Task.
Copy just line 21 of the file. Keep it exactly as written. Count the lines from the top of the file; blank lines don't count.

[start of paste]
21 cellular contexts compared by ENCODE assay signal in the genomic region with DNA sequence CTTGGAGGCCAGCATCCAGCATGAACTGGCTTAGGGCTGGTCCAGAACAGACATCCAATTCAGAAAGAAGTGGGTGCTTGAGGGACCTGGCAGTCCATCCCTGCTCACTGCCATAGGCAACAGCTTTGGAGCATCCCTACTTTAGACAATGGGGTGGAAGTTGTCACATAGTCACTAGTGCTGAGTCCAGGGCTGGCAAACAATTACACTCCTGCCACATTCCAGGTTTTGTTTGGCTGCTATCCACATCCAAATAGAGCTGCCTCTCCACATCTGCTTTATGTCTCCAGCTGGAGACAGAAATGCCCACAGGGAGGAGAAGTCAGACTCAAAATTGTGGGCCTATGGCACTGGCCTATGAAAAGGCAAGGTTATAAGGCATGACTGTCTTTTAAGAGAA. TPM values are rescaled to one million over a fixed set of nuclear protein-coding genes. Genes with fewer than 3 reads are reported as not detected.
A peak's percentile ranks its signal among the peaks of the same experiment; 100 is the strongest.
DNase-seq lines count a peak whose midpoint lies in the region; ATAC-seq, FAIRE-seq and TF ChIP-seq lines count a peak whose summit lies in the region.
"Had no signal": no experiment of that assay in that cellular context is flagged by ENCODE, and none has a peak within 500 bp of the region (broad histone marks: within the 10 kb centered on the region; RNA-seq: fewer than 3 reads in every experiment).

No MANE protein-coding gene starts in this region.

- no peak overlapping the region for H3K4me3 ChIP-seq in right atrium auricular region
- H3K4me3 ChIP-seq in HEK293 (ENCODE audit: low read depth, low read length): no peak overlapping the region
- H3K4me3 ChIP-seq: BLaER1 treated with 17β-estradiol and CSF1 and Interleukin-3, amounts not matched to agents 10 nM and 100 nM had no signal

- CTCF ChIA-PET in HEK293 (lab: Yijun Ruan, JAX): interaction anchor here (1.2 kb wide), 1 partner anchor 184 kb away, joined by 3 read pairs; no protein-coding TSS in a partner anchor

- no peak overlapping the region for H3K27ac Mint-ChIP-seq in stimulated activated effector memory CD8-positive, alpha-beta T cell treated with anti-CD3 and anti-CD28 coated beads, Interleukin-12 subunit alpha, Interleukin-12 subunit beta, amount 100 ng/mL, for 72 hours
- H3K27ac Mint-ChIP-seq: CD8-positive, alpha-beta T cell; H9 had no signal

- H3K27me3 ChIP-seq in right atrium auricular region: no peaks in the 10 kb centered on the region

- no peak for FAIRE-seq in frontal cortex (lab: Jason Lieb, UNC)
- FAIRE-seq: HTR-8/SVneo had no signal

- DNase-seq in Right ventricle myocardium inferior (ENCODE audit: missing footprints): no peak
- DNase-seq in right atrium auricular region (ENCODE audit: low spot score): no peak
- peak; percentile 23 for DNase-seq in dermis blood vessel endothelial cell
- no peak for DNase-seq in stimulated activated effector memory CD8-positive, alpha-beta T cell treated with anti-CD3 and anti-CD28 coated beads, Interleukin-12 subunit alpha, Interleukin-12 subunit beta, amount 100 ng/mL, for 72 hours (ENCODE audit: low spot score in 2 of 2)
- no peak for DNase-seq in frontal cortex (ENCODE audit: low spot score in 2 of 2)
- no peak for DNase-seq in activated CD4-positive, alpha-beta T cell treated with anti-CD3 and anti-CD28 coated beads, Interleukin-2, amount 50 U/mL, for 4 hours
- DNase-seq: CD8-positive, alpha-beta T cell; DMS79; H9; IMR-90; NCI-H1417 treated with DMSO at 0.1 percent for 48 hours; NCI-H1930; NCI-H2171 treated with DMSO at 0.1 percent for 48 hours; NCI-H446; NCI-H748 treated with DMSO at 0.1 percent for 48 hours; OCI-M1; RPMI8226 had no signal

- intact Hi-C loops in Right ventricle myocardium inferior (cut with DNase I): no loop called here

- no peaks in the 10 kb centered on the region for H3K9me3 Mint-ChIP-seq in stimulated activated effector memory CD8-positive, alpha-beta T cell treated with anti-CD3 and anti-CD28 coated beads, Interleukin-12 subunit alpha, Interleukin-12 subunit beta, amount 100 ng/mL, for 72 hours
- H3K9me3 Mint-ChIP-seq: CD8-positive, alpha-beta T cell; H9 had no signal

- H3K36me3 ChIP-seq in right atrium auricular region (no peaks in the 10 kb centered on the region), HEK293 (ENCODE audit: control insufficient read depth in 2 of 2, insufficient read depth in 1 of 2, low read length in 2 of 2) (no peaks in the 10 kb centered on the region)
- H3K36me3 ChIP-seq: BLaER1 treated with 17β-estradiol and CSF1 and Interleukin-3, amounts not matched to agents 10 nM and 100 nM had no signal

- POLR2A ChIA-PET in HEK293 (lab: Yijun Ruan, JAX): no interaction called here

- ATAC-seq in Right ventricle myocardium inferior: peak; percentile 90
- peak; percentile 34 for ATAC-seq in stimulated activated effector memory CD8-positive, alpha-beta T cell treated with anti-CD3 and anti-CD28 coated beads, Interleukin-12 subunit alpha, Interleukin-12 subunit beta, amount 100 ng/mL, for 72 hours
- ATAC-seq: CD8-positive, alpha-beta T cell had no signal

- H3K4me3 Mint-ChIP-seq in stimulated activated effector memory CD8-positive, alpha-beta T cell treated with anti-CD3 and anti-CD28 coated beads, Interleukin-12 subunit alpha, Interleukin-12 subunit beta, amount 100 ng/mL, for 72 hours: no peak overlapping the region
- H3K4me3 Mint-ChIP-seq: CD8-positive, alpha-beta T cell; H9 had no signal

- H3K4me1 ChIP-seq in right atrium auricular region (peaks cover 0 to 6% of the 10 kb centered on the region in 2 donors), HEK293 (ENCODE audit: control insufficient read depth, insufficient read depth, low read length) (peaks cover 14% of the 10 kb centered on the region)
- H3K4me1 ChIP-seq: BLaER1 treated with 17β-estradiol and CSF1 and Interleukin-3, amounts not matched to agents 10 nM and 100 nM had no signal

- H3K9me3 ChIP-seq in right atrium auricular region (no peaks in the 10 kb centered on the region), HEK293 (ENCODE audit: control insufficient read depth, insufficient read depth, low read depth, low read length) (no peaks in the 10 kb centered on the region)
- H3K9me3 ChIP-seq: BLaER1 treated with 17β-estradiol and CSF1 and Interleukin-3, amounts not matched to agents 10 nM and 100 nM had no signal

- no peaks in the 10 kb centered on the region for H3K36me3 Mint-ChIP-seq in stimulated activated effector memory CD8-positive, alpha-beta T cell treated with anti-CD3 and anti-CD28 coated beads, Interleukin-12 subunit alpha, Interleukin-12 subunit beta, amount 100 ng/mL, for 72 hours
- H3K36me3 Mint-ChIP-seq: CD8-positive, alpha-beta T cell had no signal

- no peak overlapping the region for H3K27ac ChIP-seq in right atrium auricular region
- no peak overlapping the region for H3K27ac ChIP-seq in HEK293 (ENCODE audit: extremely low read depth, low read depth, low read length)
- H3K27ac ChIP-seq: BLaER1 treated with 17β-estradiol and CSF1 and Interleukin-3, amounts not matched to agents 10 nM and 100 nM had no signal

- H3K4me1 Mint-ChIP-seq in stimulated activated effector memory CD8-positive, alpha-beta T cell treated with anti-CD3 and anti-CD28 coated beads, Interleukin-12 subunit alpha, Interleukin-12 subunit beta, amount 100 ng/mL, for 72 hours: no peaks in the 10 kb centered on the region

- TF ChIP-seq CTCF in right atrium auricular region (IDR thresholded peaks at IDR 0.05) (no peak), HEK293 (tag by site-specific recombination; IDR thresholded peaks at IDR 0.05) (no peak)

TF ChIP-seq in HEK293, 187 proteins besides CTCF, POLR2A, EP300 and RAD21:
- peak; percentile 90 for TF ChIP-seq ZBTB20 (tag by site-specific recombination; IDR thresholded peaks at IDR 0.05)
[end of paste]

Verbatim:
- DNase-seq: CD8-positive, alpha-beta T cell; DMS79; H9; IMR-90; NCI-H1417 treated with DMSO at 0.1 percent for 48 hours; NCI-H1930; NCI-H2171 treated with DMSO at 0.1 percent for 48 hours; NCI-H446; NCI-H748 treated with DMSO at 0.1 percent for 48 hours; OCI-M1; RPMI8226 had no signal